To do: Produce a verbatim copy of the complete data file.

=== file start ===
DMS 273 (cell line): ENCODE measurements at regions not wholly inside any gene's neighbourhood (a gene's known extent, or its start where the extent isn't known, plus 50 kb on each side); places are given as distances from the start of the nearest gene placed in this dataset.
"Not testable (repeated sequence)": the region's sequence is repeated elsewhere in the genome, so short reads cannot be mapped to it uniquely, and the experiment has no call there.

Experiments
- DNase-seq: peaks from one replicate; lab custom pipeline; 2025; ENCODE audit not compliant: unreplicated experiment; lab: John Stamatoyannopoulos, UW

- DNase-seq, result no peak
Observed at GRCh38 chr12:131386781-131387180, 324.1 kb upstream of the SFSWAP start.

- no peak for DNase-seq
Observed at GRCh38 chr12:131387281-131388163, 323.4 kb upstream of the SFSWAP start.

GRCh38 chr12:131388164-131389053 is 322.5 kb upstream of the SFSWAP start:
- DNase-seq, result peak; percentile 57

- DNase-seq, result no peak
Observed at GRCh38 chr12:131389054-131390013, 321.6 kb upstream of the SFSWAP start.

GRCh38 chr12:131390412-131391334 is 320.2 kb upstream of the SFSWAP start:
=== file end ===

DMS 273 (cell line): ENCODE measurements at regions not wholly inside any gene's neighbourhood (a gene's known extent, or its start where the extent isn't known, plus 50 kb on each side); places are given as distances from the start of the nearest gene placed in this dataset.
"Not testable (repeated sequence)": the region's sequence is repeated elsewhere in the genome, so short reads cannot be mapped to it uniquely, and the experiment has no call there.

Experiments
- DNase-seq: peaks from one replicate; lab custom pipeline; 2025; ENCODE audit not compliant: unreplicated experiment; lab: John Stamatoyannopoulos, UW

- DNase-seq, result no peak
Observed at GRCh38 chr12:131386781-131387180, 324.1 kb upstream of the SFSWAP start.

- no peak for DNase-seq
Observed at GRCh38 chr12:131387281-131388163, 323.4 kb upstream of the SFSWAP start.

GRCh38 chr12:131388164-131389053 is 322.5 kb upstream of the SFSWAP start:
- DNase-seq, result peak; percentile 57

- DNase-seq, result no peak
Observed at GRCh38 chr12:131389054-131390013, 321.6 kb upstream of the SFSWAP start.

GRCh38 chr12:131390412-131391334 is 320.2 kb upstream of the SFSWAP start: